tendon

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tendon

 [ten´don]
a cord or band of strong white fibrous tissue that connects a muscle to a bone. When the muscle contracts it pulls on the tendon, which moves the bone. Tendons are extremely tough and are seldom torn, even when an injury is severe enough to break a bone or tear a muscle. One of the most prominent tendons is the achilles tendon.
Frequently injured tendons. From Copstead, 1995.
Miller-Keane Encyclopedia and Dictionary of Medicine, Nursing, and Allied Health, Seventh Edition. © 2003 by Saunders, an imprint of Elsevier, Inc. All rights reserved.

ten·don

(ten'dŏn), [TA]
A nondistensible fibrous cord or band of variable length that is the part of the muscle (some authorities, however, consider it as part of the muscle complex), which connects the fleshy (contractile) part of muscle with its bony attachment or other structure; it may unite with the fleshy part of the muscle at its extremity or may run along the side or in the center of the fleshy part for a longer or shorter distance, receiving the muscular fibers along its border; when determining the length of a muscle, the tendon length is included as well as the fleshy part; it consists of fascicles of densely arranged, almost parallel collagenous fibers, rows of elongated fibrocytes, and a minimum of ground substance.
Synonym(s): tendo [TA], sinew
[L. tendo]
Farlex Partner Medical Dictionary © Farlex 2012

tendon

(tĕn′dən)
n.
A band of tough, inelastic fibrous tissue that connects a muscle with its bony attachment.
The American Heritage® Medical Dictionary Copyright © 2007, 2004 by Houghton Mifflin Company. Published by Houghton Mifflin Company. All rights reserved.

ten·don

(ten'dŏn) [TA]
A nondistensible fibrous cord or band of variable length that connects the fleshy (contractile) part of muscle with its bony attachment or other structure; it may unite with the fleshy part of the muscle at its extremity or may run along the side or in the center of the fleshy part for a longer or shorter distance, receiving the muscular fibers along its border; when the length of a muscle is determined, the tendon length is included; it consists of fascicles of very densely arranged, almost parallel collagenous fibers, rows of elongated fibrocytes, and a minimum of ground substance.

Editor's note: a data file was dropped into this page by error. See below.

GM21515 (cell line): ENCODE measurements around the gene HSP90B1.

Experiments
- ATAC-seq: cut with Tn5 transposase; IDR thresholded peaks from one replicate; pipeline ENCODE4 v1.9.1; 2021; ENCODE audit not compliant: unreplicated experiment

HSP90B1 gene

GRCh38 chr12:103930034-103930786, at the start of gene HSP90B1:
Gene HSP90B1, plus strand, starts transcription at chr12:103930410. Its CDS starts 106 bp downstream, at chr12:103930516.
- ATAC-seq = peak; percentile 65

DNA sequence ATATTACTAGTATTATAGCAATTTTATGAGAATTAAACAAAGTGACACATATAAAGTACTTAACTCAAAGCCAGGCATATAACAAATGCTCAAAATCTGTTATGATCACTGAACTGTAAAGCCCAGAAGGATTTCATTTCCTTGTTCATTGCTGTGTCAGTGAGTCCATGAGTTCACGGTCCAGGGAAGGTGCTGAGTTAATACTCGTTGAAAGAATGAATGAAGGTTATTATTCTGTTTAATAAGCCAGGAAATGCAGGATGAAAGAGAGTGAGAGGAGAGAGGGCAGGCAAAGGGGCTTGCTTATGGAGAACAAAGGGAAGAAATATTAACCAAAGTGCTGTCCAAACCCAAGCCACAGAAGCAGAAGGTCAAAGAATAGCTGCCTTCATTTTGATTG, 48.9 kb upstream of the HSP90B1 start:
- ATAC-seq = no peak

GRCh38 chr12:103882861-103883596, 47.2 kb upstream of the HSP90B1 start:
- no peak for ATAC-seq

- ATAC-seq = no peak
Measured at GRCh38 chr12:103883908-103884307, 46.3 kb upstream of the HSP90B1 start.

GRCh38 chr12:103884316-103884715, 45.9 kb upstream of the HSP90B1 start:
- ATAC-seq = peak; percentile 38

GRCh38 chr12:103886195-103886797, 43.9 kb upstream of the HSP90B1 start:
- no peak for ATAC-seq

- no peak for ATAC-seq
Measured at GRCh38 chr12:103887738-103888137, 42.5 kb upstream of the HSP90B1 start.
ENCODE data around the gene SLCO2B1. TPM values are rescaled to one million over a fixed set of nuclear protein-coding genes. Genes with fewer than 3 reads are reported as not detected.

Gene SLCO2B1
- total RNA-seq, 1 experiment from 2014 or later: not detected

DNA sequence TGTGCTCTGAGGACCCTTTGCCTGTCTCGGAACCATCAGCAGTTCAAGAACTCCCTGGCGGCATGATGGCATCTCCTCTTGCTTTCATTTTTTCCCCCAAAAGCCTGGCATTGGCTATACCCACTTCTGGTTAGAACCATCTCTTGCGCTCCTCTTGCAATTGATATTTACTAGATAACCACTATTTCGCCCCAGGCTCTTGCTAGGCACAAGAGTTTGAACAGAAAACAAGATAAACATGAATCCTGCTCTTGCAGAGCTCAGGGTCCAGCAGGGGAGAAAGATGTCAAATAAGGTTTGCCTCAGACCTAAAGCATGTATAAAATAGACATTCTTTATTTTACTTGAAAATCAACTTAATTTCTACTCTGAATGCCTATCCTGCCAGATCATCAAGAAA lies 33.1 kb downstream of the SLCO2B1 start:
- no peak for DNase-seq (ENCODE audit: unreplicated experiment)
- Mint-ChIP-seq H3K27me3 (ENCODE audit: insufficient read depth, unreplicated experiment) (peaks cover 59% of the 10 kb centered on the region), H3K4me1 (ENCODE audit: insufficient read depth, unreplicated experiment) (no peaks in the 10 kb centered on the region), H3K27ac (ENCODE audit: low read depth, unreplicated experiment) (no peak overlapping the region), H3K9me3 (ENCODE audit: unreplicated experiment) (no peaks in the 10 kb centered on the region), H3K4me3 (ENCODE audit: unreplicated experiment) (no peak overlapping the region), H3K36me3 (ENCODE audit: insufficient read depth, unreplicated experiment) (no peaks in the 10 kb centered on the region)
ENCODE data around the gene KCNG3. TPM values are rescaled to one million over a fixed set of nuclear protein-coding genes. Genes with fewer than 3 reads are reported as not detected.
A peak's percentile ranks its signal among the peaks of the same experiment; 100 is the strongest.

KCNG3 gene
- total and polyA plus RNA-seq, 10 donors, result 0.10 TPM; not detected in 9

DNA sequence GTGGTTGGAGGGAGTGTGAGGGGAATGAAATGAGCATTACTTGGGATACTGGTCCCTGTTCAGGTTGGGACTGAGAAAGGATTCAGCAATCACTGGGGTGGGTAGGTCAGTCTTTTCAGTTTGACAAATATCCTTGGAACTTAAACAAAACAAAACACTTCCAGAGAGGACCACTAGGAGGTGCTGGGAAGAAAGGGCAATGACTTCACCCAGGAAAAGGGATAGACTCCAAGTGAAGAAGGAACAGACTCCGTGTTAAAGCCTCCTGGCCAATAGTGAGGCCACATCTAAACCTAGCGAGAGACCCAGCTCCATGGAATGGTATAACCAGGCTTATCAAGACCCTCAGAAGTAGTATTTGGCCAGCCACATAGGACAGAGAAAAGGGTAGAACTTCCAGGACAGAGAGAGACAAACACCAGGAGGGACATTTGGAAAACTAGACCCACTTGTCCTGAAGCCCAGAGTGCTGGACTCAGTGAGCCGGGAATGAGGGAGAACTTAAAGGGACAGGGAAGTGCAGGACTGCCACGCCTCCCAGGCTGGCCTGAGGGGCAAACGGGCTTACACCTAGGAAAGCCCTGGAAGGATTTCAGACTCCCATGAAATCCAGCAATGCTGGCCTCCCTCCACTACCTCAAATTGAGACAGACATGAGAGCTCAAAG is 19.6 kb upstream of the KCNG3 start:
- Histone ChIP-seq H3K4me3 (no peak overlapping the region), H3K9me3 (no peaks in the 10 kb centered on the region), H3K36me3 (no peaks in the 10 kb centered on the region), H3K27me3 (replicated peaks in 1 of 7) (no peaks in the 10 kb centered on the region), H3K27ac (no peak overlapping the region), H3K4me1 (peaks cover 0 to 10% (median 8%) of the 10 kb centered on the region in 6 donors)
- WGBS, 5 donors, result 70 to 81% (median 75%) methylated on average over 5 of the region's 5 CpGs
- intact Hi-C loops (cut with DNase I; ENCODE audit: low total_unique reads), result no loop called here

Synonym(s): sinew, tendo.
[L. tendo]
Medical Dictionary for the Health Professions and Nursing © Farlex 2012

tendon

A strong band of COLLAGEN fibres that joins muscle to bone or cartilage and transmits the force of muscle contraction to cause movement. Tendons are often provided with sheaths in which they move smoothly, lubricated by a fluid secreted by the sheath lining. Tendons may become inflamed, or may be torn or cut.
Collins Dictionary of Medicine © Robert M. Youngson 2004, 2005

tendon

a bunch of parallel COLLAGEN fibres making up a band of CONNECTIVE TISSUE which serves to attach a muscle to a bone. The fibres become continuous with the collagen sheath around the muscle fibres and with the connective tissue covering the bone surface, making a strong cord with no weak connections.
Collins Dictionary of Biology, 3rd ed. © W. G. Hale, V. A. Saunders, J. P. Margham 2005

Tendon

A tough cord of dense white fibrous connective tissue that connects a muscle with some other part, especially a bone, and transmits the force which the muscle exerts.
Gale Encyclopedia of Medicine. Copyright 2008 The Gale Group, Inc. All rights reserved.

ten·don

(ten'dŏn) [TA]
Nondistensible fibrous cord or band of variable length that is part of muscles (some authorities, however, consider it as part of the muscle complex), which connects fleshy (contractile) part of muscle with its bony attachment or other structure.
[L. tendo]
Medical Dictionary for the Dental Professions © Farlex 2012
References in periodicals archive ?
Trainer Mark Johnston, after explaining that the five-year-old had been sidelined with a bowed tendon, said: "The big question is, will he stay sound?"
Morrison added: "He has broken his pelvis three times, had three bowed tendons and broken a small bone in a hind leg, but he's got a wonderful engine despite the problems.
The latter hasn't raced since finishing third behind Makybe Diva in the 2005 Melbourne Cup, since when the six-year-old has undergone stem-cell surgery for bowed tendons.